Normalization is crucial to high quality search results — who wants irrelevant variations between queries and documents leading to missed hits (e.g., “celebrity” v. “celebrities”)? Normalizing dictionary words works, but what if your application focuses on names? Whether you’re tackling log analysis, e-commerce, watch list screening or other applications, names are often the key. Can you find “Abdul Jabbar, Karim” if you search for “Kareem AbdalJabar” or “كريم عبد الجبار?"
Applications using Elasticsearch provide some fuzziness by mixing its built-in edit-distance matching and phonetic analysis with more generic analyzers and filters. We’ve tried to go beyond that to provide both better matching and a simpler integration. We use a custom Mapper and Score Function so that linguistic nuances can be handled behind-the-scenes. At this Meetup, we talked about how we built this sort of plug-in for Rosette by Babel Street, its customization, and its connection to broader trend of entity-centric search.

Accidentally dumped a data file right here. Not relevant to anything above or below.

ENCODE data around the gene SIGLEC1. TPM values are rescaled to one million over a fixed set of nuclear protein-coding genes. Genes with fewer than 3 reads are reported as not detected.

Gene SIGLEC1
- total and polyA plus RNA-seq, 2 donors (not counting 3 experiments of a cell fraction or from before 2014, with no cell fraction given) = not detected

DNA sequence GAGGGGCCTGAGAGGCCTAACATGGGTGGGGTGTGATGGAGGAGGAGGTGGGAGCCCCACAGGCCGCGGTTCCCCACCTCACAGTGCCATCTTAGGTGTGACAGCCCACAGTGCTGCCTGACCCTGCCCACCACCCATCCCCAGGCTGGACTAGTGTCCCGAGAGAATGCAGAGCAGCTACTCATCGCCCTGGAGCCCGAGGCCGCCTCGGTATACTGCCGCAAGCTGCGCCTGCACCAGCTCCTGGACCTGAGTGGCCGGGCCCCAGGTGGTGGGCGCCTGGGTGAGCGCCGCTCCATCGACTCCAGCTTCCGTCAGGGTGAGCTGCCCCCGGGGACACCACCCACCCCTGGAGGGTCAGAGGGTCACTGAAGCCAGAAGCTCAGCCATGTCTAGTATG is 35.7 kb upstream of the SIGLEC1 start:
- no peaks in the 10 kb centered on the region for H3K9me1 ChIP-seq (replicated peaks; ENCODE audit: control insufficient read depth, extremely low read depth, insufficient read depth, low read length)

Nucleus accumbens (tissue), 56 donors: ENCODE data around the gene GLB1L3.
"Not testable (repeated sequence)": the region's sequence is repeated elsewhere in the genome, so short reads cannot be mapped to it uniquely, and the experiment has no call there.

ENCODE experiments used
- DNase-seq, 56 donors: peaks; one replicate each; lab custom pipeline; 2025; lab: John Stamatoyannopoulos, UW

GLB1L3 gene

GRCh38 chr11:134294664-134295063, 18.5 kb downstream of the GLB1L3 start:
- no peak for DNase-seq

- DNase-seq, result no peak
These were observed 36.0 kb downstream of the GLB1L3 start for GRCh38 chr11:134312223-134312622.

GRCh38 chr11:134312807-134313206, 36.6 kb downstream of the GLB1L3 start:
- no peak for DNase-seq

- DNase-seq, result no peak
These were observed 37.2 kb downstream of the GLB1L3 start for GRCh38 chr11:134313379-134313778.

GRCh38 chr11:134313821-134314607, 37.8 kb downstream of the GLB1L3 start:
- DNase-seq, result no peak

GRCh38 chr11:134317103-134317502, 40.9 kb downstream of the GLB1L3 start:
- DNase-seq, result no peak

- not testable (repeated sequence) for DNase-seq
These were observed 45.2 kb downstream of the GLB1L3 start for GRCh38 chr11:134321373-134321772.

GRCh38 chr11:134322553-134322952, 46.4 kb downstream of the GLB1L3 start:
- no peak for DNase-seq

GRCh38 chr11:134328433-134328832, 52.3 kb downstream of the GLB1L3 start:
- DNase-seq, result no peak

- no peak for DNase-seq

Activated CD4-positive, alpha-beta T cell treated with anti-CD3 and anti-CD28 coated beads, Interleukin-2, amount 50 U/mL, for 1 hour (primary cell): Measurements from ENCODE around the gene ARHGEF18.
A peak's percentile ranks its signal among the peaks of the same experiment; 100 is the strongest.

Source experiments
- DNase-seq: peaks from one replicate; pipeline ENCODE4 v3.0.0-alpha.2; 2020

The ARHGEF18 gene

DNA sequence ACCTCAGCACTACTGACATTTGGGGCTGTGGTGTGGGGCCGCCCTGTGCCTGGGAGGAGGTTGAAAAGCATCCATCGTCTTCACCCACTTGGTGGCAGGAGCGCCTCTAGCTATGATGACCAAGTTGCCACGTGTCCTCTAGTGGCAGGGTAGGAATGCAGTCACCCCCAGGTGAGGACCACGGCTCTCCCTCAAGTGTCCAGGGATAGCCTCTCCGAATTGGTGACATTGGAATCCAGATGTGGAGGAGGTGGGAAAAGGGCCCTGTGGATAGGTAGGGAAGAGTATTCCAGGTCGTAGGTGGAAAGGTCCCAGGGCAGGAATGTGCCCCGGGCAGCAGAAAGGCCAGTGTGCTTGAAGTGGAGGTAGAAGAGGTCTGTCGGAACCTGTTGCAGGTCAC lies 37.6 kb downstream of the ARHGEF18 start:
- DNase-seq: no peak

Chris Mack is the Director of Customer Engineering for text analytics at Babel Street. Chris’s team designs solutions and delivers services to adapt text analytic components for a broad range of customer problems. Chris has spent the last 20 years in software development, data analytics, business strategy, and business operations. Chris received his BS in Management from Bentley University where he also studied Computer Information Systems.
This Meetup also includes Elasticsearch 2.0 Release with Q&A. In this talk Ryan Ernst walks through new features, breaking changes, and migration strategy for this major release.
Ryan Ernst is an Apache Lucene committer and PMC member. He is an Elasticsearch developer and enjoys working on anything with bits. Prior to Elasticsearch, he worked on Amazon’s Product Search and AWS CloudSearch.
Listen to both talks from our November 16, 2015 Meetup with Elastic here.